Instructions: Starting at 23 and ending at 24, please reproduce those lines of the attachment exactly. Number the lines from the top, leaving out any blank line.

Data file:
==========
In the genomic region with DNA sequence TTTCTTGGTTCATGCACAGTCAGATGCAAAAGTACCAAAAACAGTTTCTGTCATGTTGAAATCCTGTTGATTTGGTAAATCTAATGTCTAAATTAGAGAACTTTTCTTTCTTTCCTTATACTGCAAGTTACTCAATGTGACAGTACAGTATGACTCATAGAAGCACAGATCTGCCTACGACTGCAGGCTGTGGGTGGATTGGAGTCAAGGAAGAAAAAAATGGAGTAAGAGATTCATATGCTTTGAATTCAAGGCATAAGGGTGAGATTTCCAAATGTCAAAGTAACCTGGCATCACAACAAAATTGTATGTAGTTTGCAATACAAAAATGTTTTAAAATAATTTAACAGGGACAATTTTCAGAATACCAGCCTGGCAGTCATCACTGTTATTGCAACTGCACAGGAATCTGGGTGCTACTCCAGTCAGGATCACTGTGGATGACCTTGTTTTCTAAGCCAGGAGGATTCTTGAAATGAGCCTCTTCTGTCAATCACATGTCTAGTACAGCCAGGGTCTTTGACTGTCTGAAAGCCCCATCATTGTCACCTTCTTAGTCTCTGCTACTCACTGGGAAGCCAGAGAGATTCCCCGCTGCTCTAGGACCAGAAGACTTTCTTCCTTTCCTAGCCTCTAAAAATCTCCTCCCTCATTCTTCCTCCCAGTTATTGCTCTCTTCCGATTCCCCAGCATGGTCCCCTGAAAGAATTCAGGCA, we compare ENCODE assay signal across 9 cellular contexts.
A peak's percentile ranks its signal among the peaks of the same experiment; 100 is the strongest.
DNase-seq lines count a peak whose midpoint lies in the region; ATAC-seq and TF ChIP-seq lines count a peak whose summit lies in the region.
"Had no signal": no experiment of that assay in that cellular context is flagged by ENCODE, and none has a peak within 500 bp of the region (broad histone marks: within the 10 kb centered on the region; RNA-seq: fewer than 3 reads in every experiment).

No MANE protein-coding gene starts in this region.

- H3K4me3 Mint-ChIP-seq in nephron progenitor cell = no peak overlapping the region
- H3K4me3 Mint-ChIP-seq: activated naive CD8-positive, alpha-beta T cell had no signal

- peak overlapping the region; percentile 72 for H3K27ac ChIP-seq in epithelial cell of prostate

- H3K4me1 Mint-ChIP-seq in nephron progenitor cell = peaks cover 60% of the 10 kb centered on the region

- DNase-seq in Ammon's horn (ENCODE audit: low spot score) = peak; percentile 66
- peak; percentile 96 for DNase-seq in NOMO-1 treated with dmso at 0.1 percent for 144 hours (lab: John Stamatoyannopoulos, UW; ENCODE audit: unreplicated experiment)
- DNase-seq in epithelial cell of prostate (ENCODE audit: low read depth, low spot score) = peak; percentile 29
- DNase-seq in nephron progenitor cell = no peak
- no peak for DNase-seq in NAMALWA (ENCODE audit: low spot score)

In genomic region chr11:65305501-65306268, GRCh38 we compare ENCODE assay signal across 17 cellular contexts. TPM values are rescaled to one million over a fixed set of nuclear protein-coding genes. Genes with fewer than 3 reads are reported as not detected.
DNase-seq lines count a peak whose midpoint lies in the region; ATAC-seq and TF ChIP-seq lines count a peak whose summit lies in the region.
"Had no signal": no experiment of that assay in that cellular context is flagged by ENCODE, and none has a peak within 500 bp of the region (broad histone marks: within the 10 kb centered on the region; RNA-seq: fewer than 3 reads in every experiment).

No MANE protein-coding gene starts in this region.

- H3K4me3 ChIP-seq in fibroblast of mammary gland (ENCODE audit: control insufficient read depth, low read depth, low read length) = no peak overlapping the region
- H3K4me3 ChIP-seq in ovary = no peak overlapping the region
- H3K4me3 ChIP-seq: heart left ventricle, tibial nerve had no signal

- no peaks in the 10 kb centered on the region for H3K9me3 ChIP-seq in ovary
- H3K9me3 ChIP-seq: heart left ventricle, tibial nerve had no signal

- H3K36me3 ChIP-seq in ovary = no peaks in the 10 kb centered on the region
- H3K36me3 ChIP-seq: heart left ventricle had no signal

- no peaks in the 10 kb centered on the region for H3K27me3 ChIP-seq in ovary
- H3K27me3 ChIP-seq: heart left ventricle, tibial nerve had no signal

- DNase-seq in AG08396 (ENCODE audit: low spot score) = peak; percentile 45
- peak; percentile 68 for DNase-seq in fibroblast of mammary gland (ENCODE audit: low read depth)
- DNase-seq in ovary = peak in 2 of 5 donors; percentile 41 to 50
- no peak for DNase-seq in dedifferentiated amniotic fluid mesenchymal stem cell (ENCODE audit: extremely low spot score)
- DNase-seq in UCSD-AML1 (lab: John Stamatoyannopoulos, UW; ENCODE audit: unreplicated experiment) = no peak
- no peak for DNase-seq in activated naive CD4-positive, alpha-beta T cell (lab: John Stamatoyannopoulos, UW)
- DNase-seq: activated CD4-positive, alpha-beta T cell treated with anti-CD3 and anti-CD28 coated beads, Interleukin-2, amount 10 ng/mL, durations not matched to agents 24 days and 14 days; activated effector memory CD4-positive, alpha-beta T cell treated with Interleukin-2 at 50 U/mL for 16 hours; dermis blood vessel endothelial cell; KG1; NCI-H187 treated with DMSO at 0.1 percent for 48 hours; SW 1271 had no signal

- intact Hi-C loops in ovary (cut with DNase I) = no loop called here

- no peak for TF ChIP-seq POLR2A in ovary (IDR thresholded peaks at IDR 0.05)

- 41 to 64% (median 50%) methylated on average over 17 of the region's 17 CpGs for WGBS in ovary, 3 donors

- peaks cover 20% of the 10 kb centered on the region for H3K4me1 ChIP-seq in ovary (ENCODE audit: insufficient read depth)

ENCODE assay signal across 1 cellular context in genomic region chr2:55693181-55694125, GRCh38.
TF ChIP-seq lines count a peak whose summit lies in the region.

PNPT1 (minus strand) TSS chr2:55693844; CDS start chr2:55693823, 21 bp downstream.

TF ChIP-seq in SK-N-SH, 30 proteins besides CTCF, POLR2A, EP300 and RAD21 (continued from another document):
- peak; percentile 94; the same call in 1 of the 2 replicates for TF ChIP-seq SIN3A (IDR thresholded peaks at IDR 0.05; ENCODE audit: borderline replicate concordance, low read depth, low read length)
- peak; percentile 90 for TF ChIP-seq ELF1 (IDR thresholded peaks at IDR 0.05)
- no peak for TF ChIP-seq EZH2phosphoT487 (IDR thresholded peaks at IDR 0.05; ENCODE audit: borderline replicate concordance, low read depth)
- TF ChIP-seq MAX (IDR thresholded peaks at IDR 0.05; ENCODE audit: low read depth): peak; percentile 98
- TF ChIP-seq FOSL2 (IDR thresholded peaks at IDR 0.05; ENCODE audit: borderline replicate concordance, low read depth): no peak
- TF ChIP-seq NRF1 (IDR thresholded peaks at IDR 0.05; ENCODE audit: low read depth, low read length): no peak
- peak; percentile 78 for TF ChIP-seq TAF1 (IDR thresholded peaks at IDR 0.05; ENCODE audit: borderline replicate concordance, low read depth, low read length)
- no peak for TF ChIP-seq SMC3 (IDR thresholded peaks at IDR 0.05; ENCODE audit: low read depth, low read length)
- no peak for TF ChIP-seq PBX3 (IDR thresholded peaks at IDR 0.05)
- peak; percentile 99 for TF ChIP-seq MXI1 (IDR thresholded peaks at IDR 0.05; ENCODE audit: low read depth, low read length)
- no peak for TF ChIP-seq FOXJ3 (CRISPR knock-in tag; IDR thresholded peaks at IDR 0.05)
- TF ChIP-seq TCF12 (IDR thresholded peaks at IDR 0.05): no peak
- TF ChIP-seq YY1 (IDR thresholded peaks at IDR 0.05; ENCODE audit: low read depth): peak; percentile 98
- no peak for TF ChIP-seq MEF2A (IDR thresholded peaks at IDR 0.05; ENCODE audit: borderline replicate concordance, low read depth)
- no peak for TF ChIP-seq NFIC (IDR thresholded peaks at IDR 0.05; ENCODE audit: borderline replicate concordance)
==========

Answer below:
- H3K9me3 ChIP-seq: heart left ventricle, tibial nerve had no signal

- H3K36me3 ChIP-seq in ovary = no peaks in the 10 kb centered on the region